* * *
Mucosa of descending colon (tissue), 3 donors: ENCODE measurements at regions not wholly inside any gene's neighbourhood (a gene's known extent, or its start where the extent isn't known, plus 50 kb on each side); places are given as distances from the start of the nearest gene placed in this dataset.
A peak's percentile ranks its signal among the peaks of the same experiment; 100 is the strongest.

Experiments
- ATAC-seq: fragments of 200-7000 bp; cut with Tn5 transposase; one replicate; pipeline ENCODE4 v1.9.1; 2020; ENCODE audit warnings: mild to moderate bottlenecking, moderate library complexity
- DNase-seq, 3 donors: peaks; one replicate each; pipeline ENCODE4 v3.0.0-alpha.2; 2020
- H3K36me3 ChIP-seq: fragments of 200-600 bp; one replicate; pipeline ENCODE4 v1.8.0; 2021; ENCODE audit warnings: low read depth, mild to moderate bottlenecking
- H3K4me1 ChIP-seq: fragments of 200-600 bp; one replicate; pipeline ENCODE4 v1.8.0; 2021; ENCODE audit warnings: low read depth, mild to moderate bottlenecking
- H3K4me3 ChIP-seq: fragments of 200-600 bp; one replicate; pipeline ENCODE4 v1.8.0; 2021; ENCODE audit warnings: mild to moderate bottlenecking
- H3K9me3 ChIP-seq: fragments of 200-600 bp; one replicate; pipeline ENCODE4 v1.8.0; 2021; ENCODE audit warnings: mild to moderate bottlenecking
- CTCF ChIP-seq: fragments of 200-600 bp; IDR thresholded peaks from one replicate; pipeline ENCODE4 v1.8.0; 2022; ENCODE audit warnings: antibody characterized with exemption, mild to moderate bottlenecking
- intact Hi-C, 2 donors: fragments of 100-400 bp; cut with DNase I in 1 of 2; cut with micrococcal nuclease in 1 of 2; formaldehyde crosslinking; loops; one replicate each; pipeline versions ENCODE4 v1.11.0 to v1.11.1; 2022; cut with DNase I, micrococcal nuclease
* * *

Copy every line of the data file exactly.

Mucosa of descending colon (tissue), 3 donors: ENCODE measurements at regions not wholly inside any gene's neighbourhood (a gene's known extent, or its start where the extent isn't known, plus 50 kb on each side); places are given as distances from the start of the nearest gene placed in this dataset.
A peak's percentile ranks its signal among the peaks of the same experiment; 100 is the strongest.

Experiments
- ATAC-seq: fragments of 200-7000 bp; cut with Tn5 transposase; one replicate; pipeline ENCODE4 v1.9.1; 2020; ENCODE audit warnings: mild to moderate bottlenecking, moderate library complexity
- DNase-seq, 3 donors: peaks; one replicate each; pipeline ENCODE4 v3.0.0-alpha.2; 2020
- H3K36me3 ChIP-seq: fragments of 200-600 bp; one replicate; pipeline ENCODE4 v1.8.0; 2021; ENCODE audit warnings: low read depth, mild to moderate bottlenecking
- H3K4me1 ChIP-seq: fragments of 200-600 bp; one replicate; pipeline ENCODE4 v1.8.0; 2021; ENCODE audit warnings: low read depth, mild to moderate bottlenecking
- H3K4me3 ChIP-seq: fragments of 200-600 bp; one replicate; pipeline ENCODE4 v1.8.0; 2021; ENCODE audit warnings: mild to moderate bottlenecking
- H3K9me3 ChIP-seq: fragments of 200-600 bp; one replicate; pipeline ENCODE4 v1.8.0; 2021; ENCODE audit warnings: mild to moderate bottlenecking
- CTCF ChIP-seq: fragments of 200-600 bp; IDR thresholded peaks from one replicate; pipeline ENCODE4 v1.8.0; 2022; ENCODE audit warnings: antibody characterized with exemption, mild to moderate bottlenecking
- intact Hi-C, 2 donors: fragments of 100-400 bp; cut with DNase I in 1 of 2; cut with micrococcal nuclease in 1 of 2; formaldehyde crosslinking; loops; one replicate each; pipeline versions ENCODE4 v1.11.0 to v1.11.1; 2022; cut with DNase I, micrococcal nuclease